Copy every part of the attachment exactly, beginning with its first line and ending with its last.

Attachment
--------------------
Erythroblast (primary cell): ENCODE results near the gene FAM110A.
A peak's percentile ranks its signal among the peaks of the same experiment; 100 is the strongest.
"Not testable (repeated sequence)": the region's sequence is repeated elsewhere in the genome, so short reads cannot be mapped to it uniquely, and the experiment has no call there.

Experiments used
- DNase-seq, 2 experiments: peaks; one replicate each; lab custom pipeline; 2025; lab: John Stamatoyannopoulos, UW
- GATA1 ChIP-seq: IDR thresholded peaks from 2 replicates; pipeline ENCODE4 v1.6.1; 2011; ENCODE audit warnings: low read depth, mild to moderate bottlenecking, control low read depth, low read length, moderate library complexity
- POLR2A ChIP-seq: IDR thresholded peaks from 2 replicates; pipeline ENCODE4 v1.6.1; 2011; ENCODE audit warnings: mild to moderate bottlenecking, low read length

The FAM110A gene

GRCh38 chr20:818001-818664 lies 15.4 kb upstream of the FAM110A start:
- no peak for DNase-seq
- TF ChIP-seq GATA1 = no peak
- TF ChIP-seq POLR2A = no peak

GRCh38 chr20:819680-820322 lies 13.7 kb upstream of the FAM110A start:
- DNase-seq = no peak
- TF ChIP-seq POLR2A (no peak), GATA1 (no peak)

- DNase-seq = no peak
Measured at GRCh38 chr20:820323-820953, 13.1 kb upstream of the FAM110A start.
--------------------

Erythroblast (primary cell): ENCODE results near the gene FAM110A.
A peak's percentile ranks its signal among the peaks of the same experiment; 100 is the strongest.
"Not testable (repeated sequence)": the region's sequence is repeated elsewhere in the genome, so short reads cannot be mapped to it uniquely, and the experiment has no call there.

Experiments used
- DNase-seq, 2 experiments: peaks; one replicate each; lab custom pipeline; 2025; lab: John Stamatoyannopoulos, UW
- GATA1 ChIP-seq: IDR thresholded peaks from 2 replicates; pipeline ENCODE4 v1.6.1; 2011; ENCODE audit warnings: low read depth, mild to moderate bottlenecking, control low read depth, low read length, moderate library complexity
- POLR2A ChIP-seq: IDR thresholded peaks from 2 replicates; pipeline ENCODE4 v1.6.1; 2011; ENCODE audit warnings: mild to moderate bottlenecking, low read length

The FAM110A gene

GRCh38 chr20:818001-818664 lies 15.4 kb upstream of the FAM110A start:
- no peak for DNase-seq
- TF ChIP-seq GATA1 = no peak
- TF ChIP-seq POLR2A = no peak

GRCh38 chr20:819680-820322 lies 13.7 kb upstream of the FAM110A start:
- DNase-seq = no peak
- TF ChIP-seq POLR2A (no peak), GATA1 (no peak)

- DNase-seq = no peak
Measured at GRCh38 chr20:820323-820953, 13.1 kb upstream of the FAM110A start.